I noticed that a prequel, “The Neighbor”, by Koontz was only 99 cents for kindle, so I purchased that as well. This story was creepy and highly disturbing, while it introduced us to Jonah’s best friend and neighbor, Malcolm. You can certainly read The City without reading it, but it does add a bit to character development.

Review: THE BOY WHO STOLE FROM THE DEAD by Orest Stelmach

This book takes up where THE BOY FROM REACTOR 4 leaves off (reviewed here: https://drbethnolan.wordpress.com/2013/09/02/review-the-boy-from-reactor-4-by-orest-stelmach/ ). Bobby Kungenook is accused of murder and his guardian, Nadia Tesla, is 100% sure that Bobby is not a killer. Bobby, though, is not talking to anyone and refusing to see Nadia, so she goes on a quest to prove his innocence. Travelling to the Ukraine with her brother, Nadia tackles some tough Russian mobsters, all the while learning more about her new employer. Did Bobby really kill an English businessman? Who exactly was he? What is the connection to Russia and Chernobyl? Will she be able to save Bobby?

I thought this book did a great job picking up right where the last book left off (and apparently there is another book on its way at the end of the year). I often don’t enjoy sequels as it feels like they are just pulling out the action and are almost an afterthought, but this novel continues the action started in the first book, does a full plot, and then sets up the next story in the saga.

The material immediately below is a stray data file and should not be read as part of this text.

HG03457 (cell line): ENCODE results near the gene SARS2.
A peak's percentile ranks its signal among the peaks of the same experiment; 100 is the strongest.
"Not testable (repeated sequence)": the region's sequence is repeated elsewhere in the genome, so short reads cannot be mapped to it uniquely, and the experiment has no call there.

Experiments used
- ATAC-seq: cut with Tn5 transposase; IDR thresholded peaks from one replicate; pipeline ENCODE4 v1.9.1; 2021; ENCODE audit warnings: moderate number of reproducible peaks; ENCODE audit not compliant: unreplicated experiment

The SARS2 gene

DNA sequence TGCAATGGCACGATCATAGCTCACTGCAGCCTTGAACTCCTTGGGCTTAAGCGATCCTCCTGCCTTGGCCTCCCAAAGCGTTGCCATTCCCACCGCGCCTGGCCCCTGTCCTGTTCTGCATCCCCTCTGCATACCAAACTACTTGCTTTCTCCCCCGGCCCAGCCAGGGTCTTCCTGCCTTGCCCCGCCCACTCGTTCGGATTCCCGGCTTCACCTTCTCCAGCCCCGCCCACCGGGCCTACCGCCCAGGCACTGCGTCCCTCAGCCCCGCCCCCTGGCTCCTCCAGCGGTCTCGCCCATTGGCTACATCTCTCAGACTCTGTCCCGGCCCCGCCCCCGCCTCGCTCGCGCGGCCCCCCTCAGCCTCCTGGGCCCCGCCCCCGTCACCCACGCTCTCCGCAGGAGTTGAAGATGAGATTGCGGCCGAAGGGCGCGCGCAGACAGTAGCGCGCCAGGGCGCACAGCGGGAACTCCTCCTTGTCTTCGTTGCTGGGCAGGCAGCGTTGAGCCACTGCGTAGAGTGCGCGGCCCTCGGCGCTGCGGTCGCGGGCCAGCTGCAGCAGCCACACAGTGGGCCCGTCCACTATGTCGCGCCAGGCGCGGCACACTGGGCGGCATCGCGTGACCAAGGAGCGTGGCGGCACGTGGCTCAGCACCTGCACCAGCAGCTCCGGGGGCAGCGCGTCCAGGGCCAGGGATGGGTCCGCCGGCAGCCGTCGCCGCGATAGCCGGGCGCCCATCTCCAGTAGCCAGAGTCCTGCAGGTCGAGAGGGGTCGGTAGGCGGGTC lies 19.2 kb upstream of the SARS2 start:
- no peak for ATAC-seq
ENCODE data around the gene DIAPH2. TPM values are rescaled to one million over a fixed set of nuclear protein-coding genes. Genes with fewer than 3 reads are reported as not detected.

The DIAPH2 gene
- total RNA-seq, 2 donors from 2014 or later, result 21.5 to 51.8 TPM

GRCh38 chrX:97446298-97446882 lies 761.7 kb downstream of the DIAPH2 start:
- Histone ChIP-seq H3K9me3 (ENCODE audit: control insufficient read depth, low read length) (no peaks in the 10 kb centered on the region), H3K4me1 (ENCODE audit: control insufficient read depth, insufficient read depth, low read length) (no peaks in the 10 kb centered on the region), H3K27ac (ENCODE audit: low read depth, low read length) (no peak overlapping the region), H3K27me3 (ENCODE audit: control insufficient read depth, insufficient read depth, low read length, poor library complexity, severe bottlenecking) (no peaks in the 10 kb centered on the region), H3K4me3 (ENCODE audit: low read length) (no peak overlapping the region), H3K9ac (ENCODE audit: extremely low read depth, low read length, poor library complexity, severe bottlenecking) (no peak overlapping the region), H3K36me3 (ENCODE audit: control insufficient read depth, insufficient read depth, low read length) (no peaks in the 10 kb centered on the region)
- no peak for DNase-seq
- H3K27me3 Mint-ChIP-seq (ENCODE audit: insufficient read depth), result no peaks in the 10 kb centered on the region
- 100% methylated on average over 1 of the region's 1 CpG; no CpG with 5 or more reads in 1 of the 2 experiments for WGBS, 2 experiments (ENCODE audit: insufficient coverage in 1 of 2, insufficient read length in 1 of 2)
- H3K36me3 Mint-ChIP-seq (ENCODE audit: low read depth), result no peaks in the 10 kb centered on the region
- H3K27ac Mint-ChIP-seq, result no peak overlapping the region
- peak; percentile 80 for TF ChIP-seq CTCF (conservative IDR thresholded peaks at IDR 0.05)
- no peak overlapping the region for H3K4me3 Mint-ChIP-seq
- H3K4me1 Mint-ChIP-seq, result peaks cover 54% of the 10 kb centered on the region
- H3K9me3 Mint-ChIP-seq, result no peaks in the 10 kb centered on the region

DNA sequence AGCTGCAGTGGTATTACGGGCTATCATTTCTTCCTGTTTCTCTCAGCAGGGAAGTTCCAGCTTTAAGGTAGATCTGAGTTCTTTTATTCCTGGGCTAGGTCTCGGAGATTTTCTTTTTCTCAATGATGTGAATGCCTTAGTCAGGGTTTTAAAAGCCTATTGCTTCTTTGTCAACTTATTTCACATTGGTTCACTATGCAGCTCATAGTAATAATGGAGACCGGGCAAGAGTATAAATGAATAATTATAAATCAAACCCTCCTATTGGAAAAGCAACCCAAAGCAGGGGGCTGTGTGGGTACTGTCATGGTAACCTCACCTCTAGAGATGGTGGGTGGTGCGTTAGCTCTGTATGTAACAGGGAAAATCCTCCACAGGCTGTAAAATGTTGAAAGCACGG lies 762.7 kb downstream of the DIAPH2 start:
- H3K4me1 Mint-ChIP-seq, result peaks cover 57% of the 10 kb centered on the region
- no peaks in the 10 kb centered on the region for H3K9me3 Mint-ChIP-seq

I also love the character of Nadia because she’s so smart and strong – a great combination!

Thanks, Net Galley, for my copy! If you enjoy mysteries and action, you will most probably enjoy these books.

Review: INFERNO by Dan Brown

With a gift card I received for my birthday, I bought Dan Brown’s new novel: INFERNO. I really liked DA VINCI CODE and I heard this was similar. I have to say I was disappointed with THE LOST SYMBOL, and I found ANGELS AND DEMONS too violent. I liked DIGITAL FORTRESS and DECEPTION POINT, but not as much as DA VINCI CODE.  Anyhow – I really liked this novel! It had more action and less codes than DA VINCI, so I have to say I still like DA VINCI CODE best. I can imagine this will be made into a movie very soon.

In INFERNO, Langdon awakes to find himself in a hospital in Florence, Italy with no idea how he got there or what happened to him. He barely has time to adjust to his surroundings when a killer arrives looking for him. He escapes with the help of a young, brilliant doctor and thus begins a crazy chase across Florence and on to Venice as Langdon and Sienna (the doctor) try to evade a host of people who appear to be trying to kill them. Along the way they discover that Langdon and a colleague (now dead) had apparently stolen the death mask of Dante Alighieri (author of “The Inferno”). Meanwhile a crazed scientist who is obsessed with population control, is trying to “save the world” by releasing a virus of epidemic proportions. His clues are related to “The Inferno” and Dante as well.

Whew! There is a lot going on in this book! I have to say I loved reading about Florence – which happens to be my favorite place in the world. One complaint I had (and this is a SPOILER ALERT!) is that the whole “this was a set-up, we created a fake scene for you” storyline was too far-fetched. I mean really – just be honest with the guy. It’d be a lot less work!

Anyhow, if you liked DA VINCI CODE I think you will like INFERNO. It also made me want to go back and reread the original INFERNO by Dante as it’s been about 35 years. And even more – it made me want to go back to visit Florence!

If you get a hankering to read a translation of Dante’s “Inferno” as I did, try this one:

http://pd.sparknotes.com/poetry/inferno/